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The Arts March 31, 2010  RSS feed


Joni Amaral

In The Studio
BY MARY LANCASTER INDEPENDENT WRITER
A s it is with many island artists, Joni Amaral’s home is also her studio, where she uses her small guest room to paint still lifes and landscapes that are often deeply textured by a palette knife.

Joni Amaral lives in the moment when working in her studio. PHOTOS BY ROB BENCHLEY Joni Amaral lives in the moment when working in her studio. PHOTOS BY ROB BENCHLEY Her first vivid recollection of an art experience lingers from her nursery school days when she finger painted with melted chocolate.

Amaral comes from a talented family. Her aunt used to create winter dough art projects with Amaral; one of her grandmothers is an oil painter and the other is a pianist.

“Every time I paint I have to have music on,” she noted of the genetic blend of creativity that has become part of her personal regimen.

Amaral took drawing classes in childhood and realized by high school that art had a wonderful stronghold on her. Originally planning to teach marine biology, Amaral minored in art when she majored in education at college. She found that she was especially attracted to working in oils.

Calla Lily Calla Lily After graduation she taught in Maine for two years and was a substitute teacher in Munich, Germany before moving to Japan for nine months to teach English to children and adults. She returned to the U.S. and taught for a while in Lexington, Mass. and then moved to the island four years ago to become a third grade teacher at Nantucket New School. All through her travels Amaral continued to paint and studied pottery, but though she is not specifically an art instructor she incorporates art into her class curriculum.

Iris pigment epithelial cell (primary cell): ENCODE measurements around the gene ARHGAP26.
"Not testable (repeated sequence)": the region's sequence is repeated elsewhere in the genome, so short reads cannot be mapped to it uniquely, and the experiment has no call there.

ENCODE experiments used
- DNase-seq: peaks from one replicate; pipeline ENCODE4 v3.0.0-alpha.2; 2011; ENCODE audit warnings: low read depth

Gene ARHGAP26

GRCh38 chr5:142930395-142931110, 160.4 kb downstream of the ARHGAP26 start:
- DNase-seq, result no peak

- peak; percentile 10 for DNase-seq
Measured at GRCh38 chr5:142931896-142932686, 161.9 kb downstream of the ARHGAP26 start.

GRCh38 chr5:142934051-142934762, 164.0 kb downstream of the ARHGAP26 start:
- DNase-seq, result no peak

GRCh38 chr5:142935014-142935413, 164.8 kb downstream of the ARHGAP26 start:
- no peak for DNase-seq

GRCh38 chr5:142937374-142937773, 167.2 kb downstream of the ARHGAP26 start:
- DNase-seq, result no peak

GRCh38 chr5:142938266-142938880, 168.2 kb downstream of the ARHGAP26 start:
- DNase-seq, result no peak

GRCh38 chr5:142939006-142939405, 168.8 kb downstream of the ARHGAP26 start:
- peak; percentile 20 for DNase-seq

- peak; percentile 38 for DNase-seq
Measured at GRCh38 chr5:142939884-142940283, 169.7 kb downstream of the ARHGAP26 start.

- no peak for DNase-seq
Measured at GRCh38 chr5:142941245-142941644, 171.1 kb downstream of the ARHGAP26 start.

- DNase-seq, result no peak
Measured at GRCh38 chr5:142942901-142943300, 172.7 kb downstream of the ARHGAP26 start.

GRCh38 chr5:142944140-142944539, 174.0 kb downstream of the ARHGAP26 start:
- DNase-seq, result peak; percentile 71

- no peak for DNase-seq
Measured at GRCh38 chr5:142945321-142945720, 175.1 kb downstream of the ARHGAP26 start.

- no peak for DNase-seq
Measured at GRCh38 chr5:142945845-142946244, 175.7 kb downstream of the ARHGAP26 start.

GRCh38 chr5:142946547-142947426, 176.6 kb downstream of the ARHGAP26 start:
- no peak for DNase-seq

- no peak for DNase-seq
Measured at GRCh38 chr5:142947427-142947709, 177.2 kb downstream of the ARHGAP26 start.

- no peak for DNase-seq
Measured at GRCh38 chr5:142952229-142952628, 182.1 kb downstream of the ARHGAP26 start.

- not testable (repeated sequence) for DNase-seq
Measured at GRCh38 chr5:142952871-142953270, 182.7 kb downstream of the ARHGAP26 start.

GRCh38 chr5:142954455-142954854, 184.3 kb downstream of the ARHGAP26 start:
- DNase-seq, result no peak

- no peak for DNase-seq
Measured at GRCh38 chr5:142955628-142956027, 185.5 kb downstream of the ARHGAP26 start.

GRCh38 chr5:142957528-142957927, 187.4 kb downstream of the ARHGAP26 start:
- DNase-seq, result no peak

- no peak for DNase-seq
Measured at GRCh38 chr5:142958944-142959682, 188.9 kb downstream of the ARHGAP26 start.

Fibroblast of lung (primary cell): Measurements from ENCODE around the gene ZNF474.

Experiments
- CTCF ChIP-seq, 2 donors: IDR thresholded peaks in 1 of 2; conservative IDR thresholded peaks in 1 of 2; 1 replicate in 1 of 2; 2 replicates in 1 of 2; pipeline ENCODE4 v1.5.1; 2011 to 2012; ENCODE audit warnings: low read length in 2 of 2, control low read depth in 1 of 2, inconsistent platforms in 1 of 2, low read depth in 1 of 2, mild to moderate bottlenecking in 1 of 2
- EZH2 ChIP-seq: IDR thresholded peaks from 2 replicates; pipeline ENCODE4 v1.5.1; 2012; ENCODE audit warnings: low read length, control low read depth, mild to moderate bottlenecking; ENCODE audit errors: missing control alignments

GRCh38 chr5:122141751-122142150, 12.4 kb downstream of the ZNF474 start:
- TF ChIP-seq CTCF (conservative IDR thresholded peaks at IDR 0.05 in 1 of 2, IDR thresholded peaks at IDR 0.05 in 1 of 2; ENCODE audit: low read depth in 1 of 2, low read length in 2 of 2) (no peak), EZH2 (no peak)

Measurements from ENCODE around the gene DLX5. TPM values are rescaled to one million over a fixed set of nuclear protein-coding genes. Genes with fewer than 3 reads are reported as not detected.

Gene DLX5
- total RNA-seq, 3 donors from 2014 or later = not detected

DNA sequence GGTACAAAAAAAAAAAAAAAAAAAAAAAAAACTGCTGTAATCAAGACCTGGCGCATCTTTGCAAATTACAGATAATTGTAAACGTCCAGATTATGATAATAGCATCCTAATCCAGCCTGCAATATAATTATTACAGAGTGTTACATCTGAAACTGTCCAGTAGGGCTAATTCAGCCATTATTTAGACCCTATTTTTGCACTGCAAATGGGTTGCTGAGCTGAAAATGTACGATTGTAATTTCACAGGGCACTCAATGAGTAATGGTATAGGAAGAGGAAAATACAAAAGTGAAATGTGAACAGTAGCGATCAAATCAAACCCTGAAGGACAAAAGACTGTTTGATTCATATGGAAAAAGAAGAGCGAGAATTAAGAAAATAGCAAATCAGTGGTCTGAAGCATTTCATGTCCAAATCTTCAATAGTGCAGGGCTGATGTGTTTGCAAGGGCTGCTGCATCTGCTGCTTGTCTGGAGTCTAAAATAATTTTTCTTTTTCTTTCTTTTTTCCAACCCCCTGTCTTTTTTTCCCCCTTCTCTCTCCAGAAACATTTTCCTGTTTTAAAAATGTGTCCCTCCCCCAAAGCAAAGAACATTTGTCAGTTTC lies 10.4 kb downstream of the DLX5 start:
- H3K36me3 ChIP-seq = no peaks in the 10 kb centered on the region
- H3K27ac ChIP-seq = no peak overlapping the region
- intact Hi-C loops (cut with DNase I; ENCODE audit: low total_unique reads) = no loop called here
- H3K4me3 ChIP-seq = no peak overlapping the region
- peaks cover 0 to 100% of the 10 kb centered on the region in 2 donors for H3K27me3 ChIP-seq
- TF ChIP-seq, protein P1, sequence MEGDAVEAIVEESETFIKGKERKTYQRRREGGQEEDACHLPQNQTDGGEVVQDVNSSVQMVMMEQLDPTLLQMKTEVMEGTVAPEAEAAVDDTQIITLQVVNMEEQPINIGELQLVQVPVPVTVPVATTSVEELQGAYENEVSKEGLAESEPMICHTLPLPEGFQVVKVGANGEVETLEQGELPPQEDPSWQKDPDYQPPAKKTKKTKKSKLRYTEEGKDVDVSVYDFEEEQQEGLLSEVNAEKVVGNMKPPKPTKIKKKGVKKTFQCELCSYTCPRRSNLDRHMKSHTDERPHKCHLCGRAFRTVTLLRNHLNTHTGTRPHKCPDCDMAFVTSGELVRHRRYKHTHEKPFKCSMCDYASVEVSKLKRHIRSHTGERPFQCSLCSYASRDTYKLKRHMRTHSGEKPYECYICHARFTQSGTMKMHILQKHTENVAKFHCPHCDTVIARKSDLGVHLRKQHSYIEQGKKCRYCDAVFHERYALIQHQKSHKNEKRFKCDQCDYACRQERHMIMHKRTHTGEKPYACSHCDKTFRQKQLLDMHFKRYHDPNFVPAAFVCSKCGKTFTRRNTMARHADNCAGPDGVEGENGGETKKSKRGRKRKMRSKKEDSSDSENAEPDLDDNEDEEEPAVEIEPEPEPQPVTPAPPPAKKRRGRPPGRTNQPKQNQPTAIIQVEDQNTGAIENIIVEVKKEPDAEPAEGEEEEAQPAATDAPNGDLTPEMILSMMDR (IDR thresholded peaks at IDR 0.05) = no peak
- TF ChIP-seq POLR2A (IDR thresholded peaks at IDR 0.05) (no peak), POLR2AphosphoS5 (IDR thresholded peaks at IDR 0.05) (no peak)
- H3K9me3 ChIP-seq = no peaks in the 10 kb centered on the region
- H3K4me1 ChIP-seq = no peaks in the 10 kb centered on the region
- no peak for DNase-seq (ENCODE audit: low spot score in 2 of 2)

For example, this week her stuincrease dents are learning about the phases of the moon and will paint them and create their own moon books. Recently, she crafted a collage “communication” mailbox inspired by art club/book club monthly workshops NNS founder Linda Zola hosts for the school’s teachers. The purpose of the box, which students can make for themselves if they wish, is to have a place for her kids to leave anonymous messages about anything bothering them or changes they desire in their classroom.

Red Pear Red Pear After Amaral became part of the school’s staff, she commuted to Lesley University for graduate studies in integrated teaching through the arts which provides a way to enliven and students’ understanding of what they are learning and encourage self-expression.

“Students having choices of how they want to interpret a concept is very important, and they love it,” she said.

Amaral’s choices are important to her as well. Sometimes she works from photos, other times she sets up her still lifes of flowers and vegetables and occasionally she paints from her imagination. Her pieces are inspired by nature, personal experiences and music, along with the work of the great Impressionists and her colleagues.

“If you go to a beautiful place and the weather is just right you want to capture that moment,” she said of her many muses.

In the future, Amaral, who also enjoys photography, would like to write and illustrate a children’s book and produce another edition of her photos accompanied by poetry. She also wants to explore new mediums such as stained glass and mosaics.

“Any kind of art is very therapeutic for me. It gives me great joy and pleasure to be in the moment of creating and in the process of whatever it is you are working on — just being able to think about life and what is going on at the moment,” she said. “I also find great joy in being able to give art to people; to pass it on to someone to enjoy. I like to sing, too, but I couldn’t make a career out of it.” I



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